Sunday, March 18, 2012

Curious case of the Chinese Tourbillon

What is the first thought that comes to your mind. when I say "I am wearing a Chinese Watch"? Not a Casio, Made in China watch, but a Chinese watch?

It's a fake? Copy of a Rolex. Omega Seamaster clone.
 
Well, yes. There are those, but there are also Chinese brands like Sea-Gull, Parnis and my personal favourite Tao International (primarily for great finish and sub $100 prices (including shipping)).
 
So the Chinese (watchmakers for now), like the Japanese, 40 years back are starting to make the slow long climb to respectability.
 
But first…
 
A flashback on respectability and watch technology
 
The Swiss watch industry (with notable exceptions like Patek Philippe) was chasing the volume market and like anyone going down that path was known for indulging in counterfeits. Copies of British marques like George Graham and Eardley Norton was common and for a while the American brand Walthams (Walthams became famous, because they brought precision mass manufacturing to the watchmaking business) was often copied. Not just the designs, but straight copy of brands. Sometimes they even created British sounding names or near enough names to get some respectability.
 
(admittedly, the above assertion is sourced from this Wikipedia article, so you can take it in that vein, but I have no reason to doubt this.)
 
Eventually (1870’s), the Swiss watch industry gave up on the mass market space and started working on their own brands and started to occupy the higher end piece of the pie. For a hundred years the Swiss watch industry ruled this piece. They laid foundations for major advances in timekeeping, but were also insular about using them in order to keep their primary offering alive e.g. the Tuning Fork and Quartz, both of which ironically were adopted by competitors to break their stranglehold. Till the 1960’s the Swiss had 90% of the world watch industry. All good so far. Then the Quartz revolution happened (Read this for more).
 
The arrival of quartz watches with unheard of accuracy nearly suffocated the Swiss watch industry. From 1600 watchmakers, the numbers fell to 600. Till, the Swiss industry, banks and government got together and granted themselves a near monopoly in the form of the Swatch Group (which included brands such as Omega and Tissot). The Swatch Group was a great comeback from the brink. Even more ironically, this comeback was built on the very technology that was dismissed by the Swiss i.e. Quartz.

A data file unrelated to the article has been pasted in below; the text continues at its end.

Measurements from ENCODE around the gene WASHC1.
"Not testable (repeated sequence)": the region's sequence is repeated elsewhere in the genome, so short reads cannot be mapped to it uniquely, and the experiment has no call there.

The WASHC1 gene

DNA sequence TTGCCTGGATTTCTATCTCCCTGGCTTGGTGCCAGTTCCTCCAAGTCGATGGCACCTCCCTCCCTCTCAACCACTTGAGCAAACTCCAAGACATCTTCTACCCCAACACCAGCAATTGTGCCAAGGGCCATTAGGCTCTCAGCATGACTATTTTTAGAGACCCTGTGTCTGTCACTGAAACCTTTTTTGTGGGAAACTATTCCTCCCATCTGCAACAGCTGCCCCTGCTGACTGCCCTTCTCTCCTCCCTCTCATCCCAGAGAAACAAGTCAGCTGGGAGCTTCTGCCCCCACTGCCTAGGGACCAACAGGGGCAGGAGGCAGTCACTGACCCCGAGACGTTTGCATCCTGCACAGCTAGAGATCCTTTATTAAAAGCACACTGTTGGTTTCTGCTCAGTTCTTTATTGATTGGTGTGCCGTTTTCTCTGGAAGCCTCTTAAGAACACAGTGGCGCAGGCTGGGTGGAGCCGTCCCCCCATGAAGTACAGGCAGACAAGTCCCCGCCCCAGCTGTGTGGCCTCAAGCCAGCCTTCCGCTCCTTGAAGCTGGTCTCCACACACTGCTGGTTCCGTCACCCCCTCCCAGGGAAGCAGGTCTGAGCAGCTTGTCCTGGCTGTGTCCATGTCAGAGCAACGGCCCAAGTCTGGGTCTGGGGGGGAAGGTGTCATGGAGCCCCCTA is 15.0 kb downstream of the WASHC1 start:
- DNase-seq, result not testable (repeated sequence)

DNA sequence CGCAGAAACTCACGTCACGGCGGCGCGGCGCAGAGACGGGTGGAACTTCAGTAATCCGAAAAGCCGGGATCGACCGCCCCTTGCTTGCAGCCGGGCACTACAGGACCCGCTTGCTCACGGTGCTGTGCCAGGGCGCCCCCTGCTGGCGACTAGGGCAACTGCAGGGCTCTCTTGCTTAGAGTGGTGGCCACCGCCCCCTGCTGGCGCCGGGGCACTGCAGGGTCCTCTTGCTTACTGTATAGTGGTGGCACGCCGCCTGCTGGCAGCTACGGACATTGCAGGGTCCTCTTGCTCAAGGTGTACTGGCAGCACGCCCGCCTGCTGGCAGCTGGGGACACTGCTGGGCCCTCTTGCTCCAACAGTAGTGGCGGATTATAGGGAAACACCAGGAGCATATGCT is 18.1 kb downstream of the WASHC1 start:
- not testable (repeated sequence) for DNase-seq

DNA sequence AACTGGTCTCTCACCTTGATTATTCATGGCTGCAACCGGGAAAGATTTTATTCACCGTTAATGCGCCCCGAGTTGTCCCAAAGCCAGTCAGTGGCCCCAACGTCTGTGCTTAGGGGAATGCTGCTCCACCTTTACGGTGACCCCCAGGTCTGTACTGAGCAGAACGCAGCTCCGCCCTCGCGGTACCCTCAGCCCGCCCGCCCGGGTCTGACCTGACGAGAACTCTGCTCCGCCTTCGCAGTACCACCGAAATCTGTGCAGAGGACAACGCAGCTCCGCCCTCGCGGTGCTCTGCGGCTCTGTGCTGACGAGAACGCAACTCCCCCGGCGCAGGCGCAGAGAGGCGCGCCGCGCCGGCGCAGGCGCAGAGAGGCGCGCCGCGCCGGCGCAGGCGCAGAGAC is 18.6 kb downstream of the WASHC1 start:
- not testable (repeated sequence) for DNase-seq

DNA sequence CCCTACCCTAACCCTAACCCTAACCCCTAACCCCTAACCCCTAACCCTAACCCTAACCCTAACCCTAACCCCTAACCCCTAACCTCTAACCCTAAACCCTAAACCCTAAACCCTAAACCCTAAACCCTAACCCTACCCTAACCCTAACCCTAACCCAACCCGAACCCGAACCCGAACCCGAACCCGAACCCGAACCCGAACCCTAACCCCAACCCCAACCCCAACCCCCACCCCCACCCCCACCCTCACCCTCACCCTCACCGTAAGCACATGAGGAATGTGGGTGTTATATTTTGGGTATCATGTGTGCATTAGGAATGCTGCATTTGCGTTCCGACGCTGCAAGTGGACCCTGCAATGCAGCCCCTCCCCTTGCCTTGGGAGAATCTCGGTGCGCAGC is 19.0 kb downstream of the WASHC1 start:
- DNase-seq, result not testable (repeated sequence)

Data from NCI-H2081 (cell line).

Along with the consolidation represented by the Swatch Group, came also an even bigger consolidation in the form of ETA which became a monopoly in creating automatic movements for not only the Swatch group, but also other competitors. Essentially Swiss watchmakers bought the guts of a watch from ETA and cased them in unique designs. This is somewhat similar to buying the engine and drive train of a car from elsewhere and slapping a body on top of it. Some players also buy movements, refinish to their quality standards. Either tweaking for accuracy or additional features. But these are exceptions and not the norm.
 
Which brings us to branding and marketing
 
Let’s face it. Watches are useless. There is no place in modern life where you are not without access to time. Be it your phone, Wall Clock, Laptop etc. The marvel of the watch industry is that they have taken a product which should have gone the way of the teletype and created into an object of desire. Jewelry even, especially for men, who don’t have as many options in jewelry.
 
The Swiss Watch industry (largely) has successfully moved to the right space in the marketing lifecycle of a product. In fact, they have moved the image of an entire country into an ultra-premium segment. And yet, the imagery that Tag Heuer tries to sell you, i.e. of a watchmaker in his workshop is largely false. Somewhere in their history, they may have had that, but they don’t do things that way anymore.